Santorini and Mykonos are the most famous and visited island in the Cyclades.
When arriving by sea, its white villages with blue domes nestled on top of hills dropping down to the sea are so widely recognized. If we add the windmills, regarded as true historical monuments today, we have the key landmarks of the Cyclades, even of the whole Greece.
The West coast is composed of numerous cliffs, whereas the East coast is lower. On the croissant shaped island a specific and famous grape variety is grown close to the ground, the Assyrtiko. Its low yields make the Vinsanto wine a rare and sought-after product with a dry and citrussy taste.
When arriving from sea, we anchor in a bay which attracts a large number of boats of all sizes. A world-famous hiking path runs along the scenic caldera. Hanging from the cliff, charming villages like Fira and Oia are the most photographed places on Santorini for their traditional architecture and unique sunsets. Each even has a small harbour in the caldera.
To reach the villages, you must walk up steep paths or take the cable car to Fira. When touring the island, do not forget the blue domed church of Firostefani. Exploring the excavations of the archaeologic site of Akrotiri from the Bronze Age is also possible.
The place was frozen in time after a volcanic eruption some 3,600 years ago. According to the legend, Atlantis would be there… There is an astonishingly advanced drainage system, multi-storey buildings, beautiful fresco paintings and furniture dug out during excavations. The red beach and the black beach are worth a visit too, but Perivolos beach is the largest on Santorini. It is made of black volcanic pebbles, while in the South, the red beach sand comes from the erosion of the cliff above, composed of red pulverized volcanic rock, which gives a spectacular and surprising visual effect of great beauty.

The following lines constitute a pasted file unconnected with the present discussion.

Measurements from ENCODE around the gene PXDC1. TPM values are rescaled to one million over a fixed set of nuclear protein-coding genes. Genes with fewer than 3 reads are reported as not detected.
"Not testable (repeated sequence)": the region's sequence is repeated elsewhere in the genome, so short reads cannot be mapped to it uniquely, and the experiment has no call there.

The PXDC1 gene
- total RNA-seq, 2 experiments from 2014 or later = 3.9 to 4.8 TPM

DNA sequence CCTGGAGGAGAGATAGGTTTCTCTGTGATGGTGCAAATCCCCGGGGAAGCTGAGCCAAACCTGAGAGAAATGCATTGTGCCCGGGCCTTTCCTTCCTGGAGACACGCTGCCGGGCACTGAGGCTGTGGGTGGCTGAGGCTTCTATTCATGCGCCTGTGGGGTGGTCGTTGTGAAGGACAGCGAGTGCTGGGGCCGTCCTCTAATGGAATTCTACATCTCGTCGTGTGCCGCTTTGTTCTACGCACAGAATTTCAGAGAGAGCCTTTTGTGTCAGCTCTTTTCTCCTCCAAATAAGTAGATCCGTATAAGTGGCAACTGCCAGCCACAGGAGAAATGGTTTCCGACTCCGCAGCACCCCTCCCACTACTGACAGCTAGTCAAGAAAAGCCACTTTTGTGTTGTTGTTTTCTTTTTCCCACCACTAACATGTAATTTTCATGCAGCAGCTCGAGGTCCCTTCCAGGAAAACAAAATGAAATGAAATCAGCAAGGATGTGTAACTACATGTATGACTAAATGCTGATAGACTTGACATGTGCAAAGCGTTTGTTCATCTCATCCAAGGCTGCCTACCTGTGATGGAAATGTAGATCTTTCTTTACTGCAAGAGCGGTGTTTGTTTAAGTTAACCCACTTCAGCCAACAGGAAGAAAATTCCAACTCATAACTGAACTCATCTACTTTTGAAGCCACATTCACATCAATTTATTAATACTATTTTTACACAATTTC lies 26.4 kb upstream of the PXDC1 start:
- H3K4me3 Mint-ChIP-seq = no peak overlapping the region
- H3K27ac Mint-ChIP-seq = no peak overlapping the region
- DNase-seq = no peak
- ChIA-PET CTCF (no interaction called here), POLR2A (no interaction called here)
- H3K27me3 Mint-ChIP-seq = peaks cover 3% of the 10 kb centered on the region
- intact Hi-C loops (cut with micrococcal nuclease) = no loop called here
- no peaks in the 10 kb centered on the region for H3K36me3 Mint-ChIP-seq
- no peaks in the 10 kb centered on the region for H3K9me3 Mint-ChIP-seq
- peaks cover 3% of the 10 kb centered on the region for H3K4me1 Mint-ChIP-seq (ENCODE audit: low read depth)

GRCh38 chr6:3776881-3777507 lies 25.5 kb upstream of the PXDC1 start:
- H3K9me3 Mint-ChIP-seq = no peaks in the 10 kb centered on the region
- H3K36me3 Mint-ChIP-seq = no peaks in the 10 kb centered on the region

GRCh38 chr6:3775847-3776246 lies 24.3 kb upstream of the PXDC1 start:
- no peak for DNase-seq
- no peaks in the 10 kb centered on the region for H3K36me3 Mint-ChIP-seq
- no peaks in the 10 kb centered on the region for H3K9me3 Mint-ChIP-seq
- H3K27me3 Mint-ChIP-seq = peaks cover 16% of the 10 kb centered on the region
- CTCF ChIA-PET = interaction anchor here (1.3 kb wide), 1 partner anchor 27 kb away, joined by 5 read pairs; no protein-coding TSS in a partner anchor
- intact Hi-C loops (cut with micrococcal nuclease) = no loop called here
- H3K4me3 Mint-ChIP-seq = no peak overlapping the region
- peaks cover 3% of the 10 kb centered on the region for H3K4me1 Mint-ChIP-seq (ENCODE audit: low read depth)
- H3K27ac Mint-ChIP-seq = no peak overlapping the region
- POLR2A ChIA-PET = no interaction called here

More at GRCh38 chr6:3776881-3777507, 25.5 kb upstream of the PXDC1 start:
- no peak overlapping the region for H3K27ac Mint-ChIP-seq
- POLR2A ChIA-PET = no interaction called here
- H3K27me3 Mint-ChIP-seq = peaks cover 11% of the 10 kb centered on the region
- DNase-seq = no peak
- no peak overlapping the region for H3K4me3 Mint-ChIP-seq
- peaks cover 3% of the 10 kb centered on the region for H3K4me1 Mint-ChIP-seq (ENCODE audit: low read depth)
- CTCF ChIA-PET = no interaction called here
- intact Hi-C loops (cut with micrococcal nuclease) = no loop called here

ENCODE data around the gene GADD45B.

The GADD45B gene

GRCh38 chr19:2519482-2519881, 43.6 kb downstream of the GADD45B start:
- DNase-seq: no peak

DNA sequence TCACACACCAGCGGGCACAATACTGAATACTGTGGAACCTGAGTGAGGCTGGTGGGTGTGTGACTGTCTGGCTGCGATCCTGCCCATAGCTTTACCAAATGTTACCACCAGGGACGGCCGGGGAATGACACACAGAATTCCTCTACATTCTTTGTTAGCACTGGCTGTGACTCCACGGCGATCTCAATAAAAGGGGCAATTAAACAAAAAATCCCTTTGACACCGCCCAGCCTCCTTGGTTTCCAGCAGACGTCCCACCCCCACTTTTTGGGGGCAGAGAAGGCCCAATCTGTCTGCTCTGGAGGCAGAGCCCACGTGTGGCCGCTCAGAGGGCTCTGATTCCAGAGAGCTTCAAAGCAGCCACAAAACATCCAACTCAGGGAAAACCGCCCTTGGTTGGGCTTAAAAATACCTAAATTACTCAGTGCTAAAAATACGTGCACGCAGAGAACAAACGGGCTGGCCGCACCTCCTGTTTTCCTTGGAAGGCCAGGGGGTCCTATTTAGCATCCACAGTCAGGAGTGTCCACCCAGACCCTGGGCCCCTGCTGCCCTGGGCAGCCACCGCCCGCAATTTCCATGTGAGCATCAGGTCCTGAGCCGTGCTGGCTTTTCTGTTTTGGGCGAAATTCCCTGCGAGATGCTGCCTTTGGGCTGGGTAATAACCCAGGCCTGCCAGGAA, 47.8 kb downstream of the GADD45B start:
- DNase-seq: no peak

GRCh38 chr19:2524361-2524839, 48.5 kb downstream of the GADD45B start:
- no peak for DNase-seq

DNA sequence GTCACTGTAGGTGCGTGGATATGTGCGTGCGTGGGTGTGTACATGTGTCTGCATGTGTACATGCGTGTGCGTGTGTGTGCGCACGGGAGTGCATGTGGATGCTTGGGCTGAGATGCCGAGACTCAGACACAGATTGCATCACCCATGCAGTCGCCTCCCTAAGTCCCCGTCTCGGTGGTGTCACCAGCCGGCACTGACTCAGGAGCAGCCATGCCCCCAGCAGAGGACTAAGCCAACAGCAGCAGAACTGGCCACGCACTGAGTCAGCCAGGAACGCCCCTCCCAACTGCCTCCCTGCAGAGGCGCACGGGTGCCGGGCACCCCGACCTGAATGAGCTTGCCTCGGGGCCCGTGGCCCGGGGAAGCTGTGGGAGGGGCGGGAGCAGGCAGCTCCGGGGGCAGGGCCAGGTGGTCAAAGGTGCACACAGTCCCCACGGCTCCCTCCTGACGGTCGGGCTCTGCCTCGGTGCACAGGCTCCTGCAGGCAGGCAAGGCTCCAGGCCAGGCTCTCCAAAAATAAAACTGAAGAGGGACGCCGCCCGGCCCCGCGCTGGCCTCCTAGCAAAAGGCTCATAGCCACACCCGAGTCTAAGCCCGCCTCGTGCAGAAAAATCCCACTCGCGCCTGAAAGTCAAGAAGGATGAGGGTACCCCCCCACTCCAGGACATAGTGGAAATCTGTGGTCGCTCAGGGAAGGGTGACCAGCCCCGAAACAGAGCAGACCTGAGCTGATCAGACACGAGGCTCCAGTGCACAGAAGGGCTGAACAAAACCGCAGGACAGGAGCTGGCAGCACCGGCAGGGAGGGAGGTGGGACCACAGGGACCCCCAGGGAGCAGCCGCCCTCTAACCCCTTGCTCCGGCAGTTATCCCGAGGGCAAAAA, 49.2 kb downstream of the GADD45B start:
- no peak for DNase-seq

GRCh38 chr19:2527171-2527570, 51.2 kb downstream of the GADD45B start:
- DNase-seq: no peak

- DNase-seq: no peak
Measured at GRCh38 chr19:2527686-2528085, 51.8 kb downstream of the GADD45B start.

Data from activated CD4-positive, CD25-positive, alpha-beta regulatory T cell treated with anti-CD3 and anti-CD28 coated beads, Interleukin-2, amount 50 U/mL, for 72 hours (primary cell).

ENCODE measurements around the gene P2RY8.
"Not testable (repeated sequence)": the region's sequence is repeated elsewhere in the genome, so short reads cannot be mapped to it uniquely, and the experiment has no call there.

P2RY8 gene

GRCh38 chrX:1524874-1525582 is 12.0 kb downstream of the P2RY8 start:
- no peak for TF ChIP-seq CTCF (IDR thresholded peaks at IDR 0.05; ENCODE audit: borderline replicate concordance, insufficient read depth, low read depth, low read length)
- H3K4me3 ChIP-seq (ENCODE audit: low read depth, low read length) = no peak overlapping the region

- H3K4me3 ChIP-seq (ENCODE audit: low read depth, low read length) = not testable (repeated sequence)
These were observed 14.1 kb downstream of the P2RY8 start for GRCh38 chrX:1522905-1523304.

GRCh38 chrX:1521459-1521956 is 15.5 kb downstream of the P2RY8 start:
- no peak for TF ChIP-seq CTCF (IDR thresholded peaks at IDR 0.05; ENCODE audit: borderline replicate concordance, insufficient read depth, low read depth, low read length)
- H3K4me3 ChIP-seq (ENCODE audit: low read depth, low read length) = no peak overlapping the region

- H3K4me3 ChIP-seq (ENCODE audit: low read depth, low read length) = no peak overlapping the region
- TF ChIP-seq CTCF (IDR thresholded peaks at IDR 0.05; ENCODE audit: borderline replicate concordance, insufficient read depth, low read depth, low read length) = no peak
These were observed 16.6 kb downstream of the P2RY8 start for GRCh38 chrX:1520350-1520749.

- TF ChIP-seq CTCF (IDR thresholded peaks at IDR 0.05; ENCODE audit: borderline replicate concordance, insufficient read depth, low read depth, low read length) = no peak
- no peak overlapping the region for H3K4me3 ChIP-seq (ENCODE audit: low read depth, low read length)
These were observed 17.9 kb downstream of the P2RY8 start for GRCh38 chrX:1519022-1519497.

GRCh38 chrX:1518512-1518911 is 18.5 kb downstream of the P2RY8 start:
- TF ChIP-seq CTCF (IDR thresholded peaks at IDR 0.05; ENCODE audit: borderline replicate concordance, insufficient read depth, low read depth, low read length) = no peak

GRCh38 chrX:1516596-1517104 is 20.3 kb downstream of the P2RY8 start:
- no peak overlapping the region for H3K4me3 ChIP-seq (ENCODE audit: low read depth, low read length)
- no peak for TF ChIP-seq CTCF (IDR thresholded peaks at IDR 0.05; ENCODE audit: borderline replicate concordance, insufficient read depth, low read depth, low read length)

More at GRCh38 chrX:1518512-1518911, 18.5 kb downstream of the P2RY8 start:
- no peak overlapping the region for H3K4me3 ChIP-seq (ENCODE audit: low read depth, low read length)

Antiparos is separated from Paros island by a strait, just over half a nautical mile in its widest part.
The coast is severely indented. You will enjoy beautiful anchoring between Despotiko and Antiparos as well as many natural shelters and wonderful coves.
Antiparos’s main attraction is Agios Ioannis cave, for its striking stalagmites and stalactites. There is evidence of human occupation since the Stone Age, through wall paintings. Its visit is a reward, after the 411 steps leading to its entrance. Lastly, the island is dotted with many chapels, and you can go ashore to taste a glass of Tsikoudia, the local drink, or go to one of the beautiful beaches such as Glyfa, Apantimma or Sostis.
Next to Milos, Kimolos is renowned for its white sandy beaches and small hidden coves with crystal clear waters.
Although Kimolos is, as Milos, originally a volcanic island, a lot of chalk can be found there too. Old people used to call it “Silver Island”, for the sun rays upon the white stones made them glitter like silver. It is a lovely place with unique beaches, not very crowded even in the summer.